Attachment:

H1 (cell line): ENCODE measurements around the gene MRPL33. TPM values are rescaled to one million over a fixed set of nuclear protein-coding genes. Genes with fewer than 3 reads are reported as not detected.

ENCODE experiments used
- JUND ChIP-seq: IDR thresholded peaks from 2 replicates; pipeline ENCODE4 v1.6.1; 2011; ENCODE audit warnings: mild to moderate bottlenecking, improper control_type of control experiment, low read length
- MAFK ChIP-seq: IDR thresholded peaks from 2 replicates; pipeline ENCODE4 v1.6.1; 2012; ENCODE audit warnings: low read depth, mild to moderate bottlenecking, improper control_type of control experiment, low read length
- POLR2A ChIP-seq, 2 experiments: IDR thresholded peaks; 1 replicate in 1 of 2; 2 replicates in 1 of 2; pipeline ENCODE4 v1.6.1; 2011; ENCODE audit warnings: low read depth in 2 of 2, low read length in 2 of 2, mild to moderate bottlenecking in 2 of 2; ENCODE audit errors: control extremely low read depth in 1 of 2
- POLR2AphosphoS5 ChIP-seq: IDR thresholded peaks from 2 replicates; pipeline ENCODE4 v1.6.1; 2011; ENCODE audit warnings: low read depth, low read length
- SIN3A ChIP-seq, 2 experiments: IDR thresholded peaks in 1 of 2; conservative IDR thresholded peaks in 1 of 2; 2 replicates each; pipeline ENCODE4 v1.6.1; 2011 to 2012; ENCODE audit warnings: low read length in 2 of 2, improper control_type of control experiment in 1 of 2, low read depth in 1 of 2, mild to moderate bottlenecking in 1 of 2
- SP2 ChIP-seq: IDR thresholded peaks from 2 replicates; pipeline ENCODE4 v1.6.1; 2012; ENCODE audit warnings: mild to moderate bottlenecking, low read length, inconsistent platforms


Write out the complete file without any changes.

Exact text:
H1 (cell line): ENCODE measurements around the gene MRPL33. TPM values are rescaled to one million over a fixed set of nuclear protein-coding genes. Genes with fewer than 3 reads are reported as not detected.

ENCODE experiments used
- JUND ChIP-seq: IDR thresholded peaks from 2 replicates; pipeline ENCODE4 v1.6.1; 2011; ENCODE audit warnings: mild to moderate bottlenecking, improper control_type of control experiment, low read length
- MAFK ChIP-seq: IDR thresholded peaks from 2 replicates; pipeline ENCODE4 v1.6.1; 2012; ENCODE audit warnings: low read depth, mild to moderate bottlenecking, improper control_type of control experiment, low read length
- POLR2A ChIP-seq, 2 experiments: IDR thresholded peaks; 1 replicate in 1 of 2; 2 replicates in 1 of 2; pipeline ENCODE4 v1.6.1; 2011; ENCODE audit warnings: low read depth in 2 of 2, low read length in 2 of 2, mild to moderate bottlenecking in 2 of 2; ENCODE audit errors: control extremely low read depth in 1 of 2
- POLR2AphosphoS5 ChIP-seq: IDR thresholded peaks from 2 replicates; pipeline ENCODE4 v1.6.1; 2011; ENCODE audit warnings: low read depth, low read length
- SIN3A ChIP-seq, 2 experiments: IDR thresholded peaks in 1 of 2; conservative IDR thresholded peaks in 1 of 2; 2 replicates each; pipeline ENCODE4 v1.6.1; 2011 to 2012; ENCODE audit warnings: low read length in 2 of 2, improper control_type of control experiment in 1 of 2, low read depth in 1 of 2, mild to moderate bottlenecking in 1 of 2
- SP2 ChIP-seq: IDR thresholded peaks from 2 replicates; pipeline ENCODE4 v1.6.1; 2012; ENCODE audit warnings: mild to moderate bottlenecking, low read length, inconsistent platforms